The 22nd Conference of Parties (COP22) to the United Nations Framework Convention on Climate Change (UNFCCC), held in Marrakesh (Morocco), ended on 19 November 2016. The Paris Agreement on climate, which came into force on 4 November 2016, has now been ratified by 111 parties - including the Grand Duchy of Luxembourg, which ratified it on 11 October. Consequently, the COP22 adopted two decisions, one on the work programme, including the regulatory provisions on implementing the Paris Agreement by 2018, and one on the arrangements for financing the adaptation.
Challenges to be taken up
Keeping global warming caused by the greenhouse effect down to a level of no more than 2°C above pre-industrial temperatures - that is the challenge. However, the resources that need to be brought into play are enormous - the United Nations refer to an investment of between 140 and 300 billion USD by 2030 to achieve the targets defined in Paris - and time is running out. Already a number of vulnerable States - countries threatened by rising sea levels or drought - are sounding the alarm as they face the direct consequences of climate change on the everyday lives of their inhabitants. 44 of these States have got together in a Climate Vulnerable Forum (CVF) and have undertaken to stop using fossil fuels completely by 2050.
An ambitious road map, particularly as Luxembourg Minister for the Environment Carole Dieschbourg stressed the importance of climate action at the grass-roots level and climate funding in order to maintain a high level of ambition. As a result, the Grand Duchy was praised at Marrakesh for its promise to contribute 5 million euros per year to the Climate Fund which is to be used to finance projects that will make it possible to minimise the negative consequences of climate change. At the same time, the Grand Duchy presented a new financing platform that it has devised in collaboration with the European Investment Bank to provide financial support for large-scale projects aimed at keeping climate change in check. These projects should also attract the participation of private investors - a model which, according to the Minister, ought to inspire other projects abroad.
Grand Duchy makes a commitment
On this point, the Grand Duchy was congratulated: the country, although not a CVF member, has the most ambitious target for reducing greenhouse-effect gases of any United Nations member state (the target is a 20% reduction by 2020 as compared to 2015). To achieve this objective, the country is banking on renewable energy sources; their share of consumption ought to achieve 11% in 2020. To do this, the Grand Duchy is doubling the number of wind farms in the country. Authorisations for installations capable of producing up to 60 megawatts were granted between 2013 and 2016, doubling the output of this type of renewable energy, and other projects are due to roll out soon in Differdange, Dahlem and Garnish. By developing photovoltaic energy more extensively, the Grand Duchy could even exceed the objective it has set itself.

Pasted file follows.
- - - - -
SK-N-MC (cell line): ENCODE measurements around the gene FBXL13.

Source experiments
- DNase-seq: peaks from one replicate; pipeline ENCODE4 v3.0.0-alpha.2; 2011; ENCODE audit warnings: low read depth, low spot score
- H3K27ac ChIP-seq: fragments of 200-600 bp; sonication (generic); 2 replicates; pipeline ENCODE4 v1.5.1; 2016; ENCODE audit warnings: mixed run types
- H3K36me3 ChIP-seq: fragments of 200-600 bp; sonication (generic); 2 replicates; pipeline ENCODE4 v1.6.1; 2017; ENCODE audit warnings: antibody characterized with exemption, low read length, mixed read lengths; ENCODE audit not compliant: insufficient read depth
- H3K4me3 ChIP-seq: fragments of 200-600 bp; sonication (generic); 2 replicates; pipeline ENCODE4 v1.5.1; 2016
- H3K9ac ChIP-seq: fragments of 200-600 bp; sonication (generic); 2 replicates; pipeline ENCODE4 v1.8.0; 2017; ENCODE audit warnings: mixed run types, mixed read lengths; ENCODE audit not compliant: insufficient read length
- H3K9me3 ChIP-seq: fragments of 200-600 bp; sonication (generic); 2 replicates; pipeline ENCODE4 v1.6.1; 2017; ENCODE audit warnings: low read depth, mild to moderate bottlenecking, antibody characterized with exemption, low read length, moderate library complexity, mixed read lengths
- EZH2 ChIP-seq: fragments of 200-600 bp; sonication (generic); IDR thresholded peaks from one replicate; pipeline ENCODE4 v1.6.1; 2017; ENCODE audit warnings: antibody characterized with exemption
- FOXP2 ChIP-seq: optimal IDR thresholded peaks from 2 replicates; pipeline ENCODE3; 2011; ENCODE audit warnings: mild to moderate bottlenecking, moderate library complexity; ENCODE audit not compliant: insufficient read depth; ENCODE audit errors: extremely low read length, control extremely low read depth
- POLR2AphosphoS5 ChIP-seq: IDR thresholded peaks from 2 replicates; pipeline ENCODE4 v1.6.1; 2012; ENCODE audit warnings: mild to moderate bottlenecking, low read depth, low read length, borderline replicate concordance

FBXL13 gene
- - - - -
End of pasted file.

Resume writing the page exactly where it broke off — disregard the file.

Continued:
At the same time, the Luxembourg Stock Exchange has gone green in support of the Government's effort, contributing to funding to combat climate change. On 27 September 2016, the Luxembourg Green Exchange began trading, listing 114 green bonds from 25 issuers in 19 different currencies, representing a total value of more than 45 billion USD. Since the Climate Bond Initiative estimates the volume of green issues in 2016 at 100 billion US dollars, the LGX occupies a key position in the global market for green securities. This platform, dedicated to green financial instruments, makes the Luxembourg Stock Exchange the world's first stock exchange to restrict itself to environment-friendly financial products. Access is restricted to issuers meeting strict criteria for admissibility. The platform is aiming to establish a new benchmark for the strongly developing market for green securities.
Climate action also includes other areas, such as health, human rights, gender equality, and indigenous peoples. In this context, and in collaboration with her Austrian, Finnish and Swedish counterparts, Minister Carole Dieschbourg has facilitated the compromise allowing the setting up in 2017 of the indigenous peoples platform provided for in the Paris Agreement. The Grand Duchy has thus given a new boost to the discussion on the protection of indigenous peoples in the context of protecting the climate, aimed at preventing the displacement of these peoples as a consequence of combating climate change.
Germanwatch and the Climate Action Network (CAN) ranked Luxembourg in 13th place in the 2016 Climate Change Performance Index, whereas in 2015 it was only in 29th place - remarkable progress on the part of the Grand Duchy, earning it a place among the 'good pupils'.
(article written by the editorial team of the portal luxembourg.lu)